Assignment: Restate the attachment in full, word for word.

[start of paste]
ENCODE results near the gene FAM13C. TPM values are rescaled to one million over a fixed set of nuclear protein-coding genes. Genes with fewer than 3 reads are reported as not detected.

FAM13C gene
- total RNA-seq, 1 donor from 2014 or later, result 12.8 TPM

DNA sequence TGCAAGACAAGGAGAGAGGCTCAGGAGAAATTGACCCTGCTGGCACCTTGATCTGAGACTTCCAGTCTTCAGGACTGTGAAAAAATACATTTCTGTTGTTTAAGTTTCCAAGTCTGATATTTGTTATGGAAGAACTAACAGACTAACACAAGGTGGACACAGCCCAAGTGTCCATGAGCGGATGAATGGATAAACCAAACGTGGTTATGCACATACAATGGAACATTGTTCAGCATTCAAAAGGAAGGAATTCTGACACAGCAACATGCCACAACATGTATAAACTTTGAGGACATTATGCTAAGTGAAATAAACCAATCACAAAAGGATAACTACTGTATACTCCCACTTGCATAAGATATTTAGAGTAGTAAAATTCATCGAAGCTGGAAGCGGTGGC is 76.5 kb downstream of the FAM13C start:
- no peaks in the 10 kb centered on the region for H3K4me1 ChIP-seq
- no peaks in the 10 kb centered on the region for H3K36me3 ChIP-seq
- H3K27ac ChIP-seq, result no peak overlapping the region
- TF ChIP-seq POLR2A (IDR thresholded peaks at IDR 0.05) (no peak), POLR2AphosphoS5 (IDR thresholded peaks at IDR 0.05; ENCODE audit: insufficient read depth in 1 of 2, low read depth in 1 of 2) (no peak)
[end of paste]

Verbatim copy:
ENCODE results near the gene FAM13C. TPM values are rescaled to one million over a fixed set of nuclear protein-coding genes. Genes with fewer than 3 reads are reported as not detected.

FAM13C gene
- total RNA-seq, 1 donor from 2014 or later, result 12.8 TPM

DNA sequence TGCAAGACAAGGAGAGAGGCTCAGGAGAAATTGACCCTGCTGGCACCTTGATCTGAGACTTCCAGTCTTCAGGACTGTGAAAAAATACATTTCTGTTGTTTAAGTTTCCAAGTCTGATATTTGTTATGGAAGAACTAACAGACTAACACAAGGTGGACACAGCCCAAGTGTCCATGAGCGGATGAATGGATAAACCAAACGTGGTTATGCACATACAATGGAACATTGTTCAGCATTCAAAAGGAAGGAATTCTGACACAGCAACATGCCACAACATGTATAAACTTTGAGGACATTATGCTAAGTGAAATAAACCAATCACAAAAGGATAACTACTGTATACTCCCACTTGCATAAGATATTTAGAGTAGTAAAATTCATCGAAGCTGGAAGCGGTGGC is 76.5 kb downstream of the FAM13C start:
- no peaks in the 10 kb centered on the region for H3K4me1 ChIP-seq
- no peaks in the 10 kb centered on the region for H3K36me3 ChIP-seq
- H3K27ac ChIP-seq, result no peak overlapping the region
- TF ChIP-seq POLR2A (IDR thresholded peaks at IDR 0.05) (no peak), POLR2AphosphoS5 (IDR thresholded peaks at IDR 0.05; ENCODE audit: insufficient read depth in 1 of 2, low read depth in 1 of 2) (no peak)